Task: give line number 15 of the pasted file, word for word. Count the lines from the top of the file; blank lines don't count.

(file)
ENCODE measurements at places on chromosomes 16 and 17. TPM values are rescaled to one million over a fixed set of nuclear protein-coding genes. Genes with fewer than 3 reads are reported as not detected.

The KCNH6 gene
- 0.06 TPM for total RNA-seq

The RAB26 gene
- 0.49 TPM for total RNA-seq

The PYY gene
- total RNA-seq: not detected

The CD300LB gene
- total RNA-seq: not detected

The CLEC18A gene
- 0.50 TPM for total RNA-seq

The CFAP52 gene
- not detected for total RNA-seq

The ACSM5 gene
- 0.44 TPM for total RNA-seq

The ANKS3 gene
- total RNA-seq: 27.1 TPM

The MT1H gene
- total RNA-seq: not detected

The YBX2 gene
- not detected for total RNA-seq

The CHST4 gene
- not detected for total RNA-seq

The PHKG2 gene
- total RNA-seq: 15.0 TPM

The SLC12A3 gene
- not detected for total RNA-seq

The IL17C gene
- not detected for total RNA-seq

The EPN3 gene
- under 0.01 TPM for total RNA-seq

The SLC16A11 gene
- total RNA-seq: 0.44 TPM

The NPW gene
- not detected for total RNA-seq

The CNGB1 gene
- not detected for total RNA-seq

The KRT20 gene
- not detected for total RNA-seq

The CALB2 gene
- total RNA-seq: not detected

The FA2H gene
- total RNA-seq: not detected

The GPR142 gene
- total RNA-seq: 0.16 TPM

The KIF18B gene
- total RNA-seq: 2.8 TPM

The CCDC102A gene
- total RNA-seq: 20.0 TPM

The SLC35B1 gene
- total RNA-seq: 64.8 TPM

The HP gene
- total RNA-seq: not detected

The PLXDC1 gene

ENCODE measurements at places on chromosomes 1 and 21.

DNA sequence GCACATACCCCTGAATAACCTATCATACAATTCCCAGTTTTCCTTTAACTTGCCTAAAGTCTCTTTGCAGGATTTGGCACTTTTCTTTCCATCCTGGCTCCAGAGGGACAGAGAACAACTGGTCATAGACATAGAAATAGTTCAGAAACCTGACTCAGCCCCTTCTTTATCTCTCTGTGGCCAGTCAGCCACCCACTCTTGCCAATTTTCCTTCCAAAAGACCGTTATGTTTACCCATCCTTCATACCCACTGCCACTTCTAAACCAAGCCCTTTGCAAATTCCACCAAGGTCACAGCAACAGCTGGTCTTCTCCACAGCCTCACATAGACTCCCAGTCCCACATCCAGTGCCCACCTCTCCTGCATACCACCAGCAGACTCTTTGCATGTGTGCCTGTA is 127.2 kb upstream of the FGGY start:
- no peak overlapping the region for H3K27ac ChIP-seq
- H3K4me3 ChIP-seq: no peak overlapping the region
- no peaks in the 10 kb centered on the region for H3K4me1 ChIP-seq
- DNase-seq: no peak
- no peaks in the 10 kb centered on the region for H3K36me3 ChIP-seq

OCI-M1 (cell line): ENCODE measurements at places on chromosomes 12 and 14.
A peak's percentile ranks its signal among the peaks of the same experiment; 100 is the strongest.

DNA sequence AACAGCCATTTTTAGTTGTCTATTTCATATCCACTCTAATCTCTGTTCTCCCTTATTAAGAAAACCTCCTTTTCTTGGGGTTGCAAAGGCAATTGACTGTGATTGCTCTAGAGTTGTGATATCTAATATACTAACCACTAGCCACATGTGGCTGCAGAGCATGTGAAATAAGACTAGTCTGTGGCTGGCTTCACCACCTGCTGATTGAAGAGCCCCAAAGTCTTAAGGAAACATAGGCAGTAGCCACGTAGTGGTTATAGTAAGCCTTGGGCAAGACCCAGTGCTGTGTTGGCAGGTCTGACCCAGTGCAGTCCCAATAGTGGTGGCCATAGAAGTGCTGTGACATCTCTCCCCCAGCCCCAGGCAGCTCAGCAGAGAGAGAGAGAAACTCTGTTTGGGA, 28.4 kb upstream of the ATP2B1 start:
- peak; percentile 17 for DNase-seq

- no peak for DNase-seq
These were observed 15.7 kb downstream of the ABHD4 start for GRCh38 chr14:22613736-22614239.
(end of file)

- 0.44 TPM for total RNA-seq